Paris Rétromobile, February 5-6: an F1 car for one third the price of a Citroën? It’s where silly and sumptuous collide
The frantic whistling reflects the local gendarmes’ attempts to exert control at a busy intersection. An elderly gent, possibly the worse for one pastis too many, ignores authority and swears loudly while sauntering uncertainly across six lanes of moving traffic.
This might just be Paris.
Attitudes are slightly less cavalier within the Porte de Versailles expo pavilion, but remain refreshingly relaxed. At many car shows, exhibits are kept beyond reach – a divide that confirms we, as a species, cannot be considered responsible. In Paris they don’t want you to touch, but many exhibitors permit close perusal and grant you the courtesy of trust.
Rétromobile is a sprawling show with many assets, a fusion of automotive bric- à-brac, book stalls, souvenirs, auction lures and enthusiastically maintained bygones, from the Citroën Méhari northwards.
The going rate for a nicely preserved Citroën SM was about €50,000… or roughly one tenth the price of a scarce, Chapron-bodied SM cabriolet (estimate €400,000-€600,000, below). To put that in perspective, a 1989 BMS Scuderia Italia Dallara F1 chassis was expected to fetch €150,000-€170,000.
My favourite exhibit was the Baird-Griffin F1 car (above), which Belfast Telegraph heir Bobby Baird commissioned for the 1952 season. With world championship Grands Prix the preserve of F2 machinery, Baird raced it only in non-scoring events and results included ninth place in the Richmond Trophy at Goodwood, eighth in the Daily Mail Trophy at Boreham and fifth in the Newcastle Journal Trophy at Charterhall.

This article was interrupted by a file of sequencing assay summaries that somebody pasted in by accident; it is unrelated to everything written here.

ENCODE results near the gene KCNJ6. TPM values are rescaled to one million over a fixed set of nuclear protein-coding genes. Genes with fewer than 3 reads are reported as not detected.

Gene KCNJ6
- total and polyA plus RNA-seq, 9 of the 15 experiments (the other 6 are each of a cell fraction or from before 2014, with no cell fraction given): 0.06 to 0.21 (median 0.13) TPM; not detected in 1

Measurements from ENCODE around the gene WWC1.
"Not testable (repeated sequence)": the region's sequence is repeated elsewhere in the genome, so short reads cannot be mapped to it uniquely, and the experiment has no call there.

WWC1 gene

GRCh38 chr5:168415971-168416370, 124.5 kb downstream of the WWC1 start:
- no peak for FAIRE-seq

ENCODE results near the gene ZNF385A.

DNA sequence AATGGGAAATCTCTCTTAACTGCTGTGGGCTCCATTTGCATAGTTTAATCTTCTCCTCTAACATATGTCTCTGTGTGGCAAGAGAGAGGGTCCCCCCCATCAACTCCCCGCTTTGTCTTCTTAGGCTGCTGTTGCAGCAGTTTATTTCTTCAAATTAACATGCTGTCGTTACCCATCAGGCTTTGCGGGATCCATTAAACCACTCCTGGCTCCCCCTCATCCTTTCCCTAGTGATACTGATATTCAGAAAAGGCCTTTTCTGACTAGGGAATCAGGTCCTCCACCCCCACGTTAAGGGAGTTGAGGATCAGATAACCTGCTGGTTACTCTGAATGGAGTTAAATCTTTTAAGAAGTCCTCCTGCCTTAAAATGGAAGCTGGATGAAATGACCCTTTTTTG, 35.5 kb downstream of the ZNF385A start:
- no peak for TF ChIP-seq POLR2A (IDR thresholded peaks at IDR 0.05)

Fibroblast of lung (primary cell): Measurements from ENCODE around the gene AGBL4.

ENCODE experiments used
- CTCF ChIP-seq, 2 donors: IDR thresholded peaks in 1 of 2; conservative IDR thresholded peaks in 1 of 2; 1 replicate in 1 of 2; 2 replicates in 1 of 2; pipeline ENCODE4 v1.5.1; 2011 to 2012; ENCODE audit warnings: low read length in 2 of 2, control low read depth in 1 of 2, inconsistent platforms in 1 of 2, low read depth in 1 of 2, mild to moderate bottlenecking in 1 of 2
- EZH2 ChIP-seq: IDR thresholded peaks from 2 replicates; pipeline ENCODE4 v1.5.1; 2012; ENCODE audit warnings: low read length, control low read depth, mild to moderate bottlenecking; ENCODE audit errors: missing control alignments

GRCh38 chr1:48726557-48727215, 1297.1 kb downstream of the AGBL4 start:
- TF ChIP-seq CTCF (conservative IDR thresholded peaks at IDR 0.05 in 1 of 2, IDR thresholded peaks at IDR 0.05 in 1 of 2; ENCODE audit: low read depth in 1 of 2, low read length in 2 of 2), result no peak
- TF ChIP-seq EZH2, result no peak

Baird died at Snetterton in 1953 (the circuit’s first fatality), when he was supposed to be racing a brace of Ferraris – a 500 F2 car and a 340MM sports-racer. He flipped the 340MM at Riches during practice and initially appeared unharmed, but the story goes that he ignored marshals’ advice to await a medical check and collapsed fatally while walking back to the paddock, a fractured rib having punctured a lung.
The car bearing his name was subsequently used mostly in sprints and hillclimbs, but has lain unused in France for many a year – and its delightful patina reflected as much. The price? About the same as a Citroën SM cabriolet…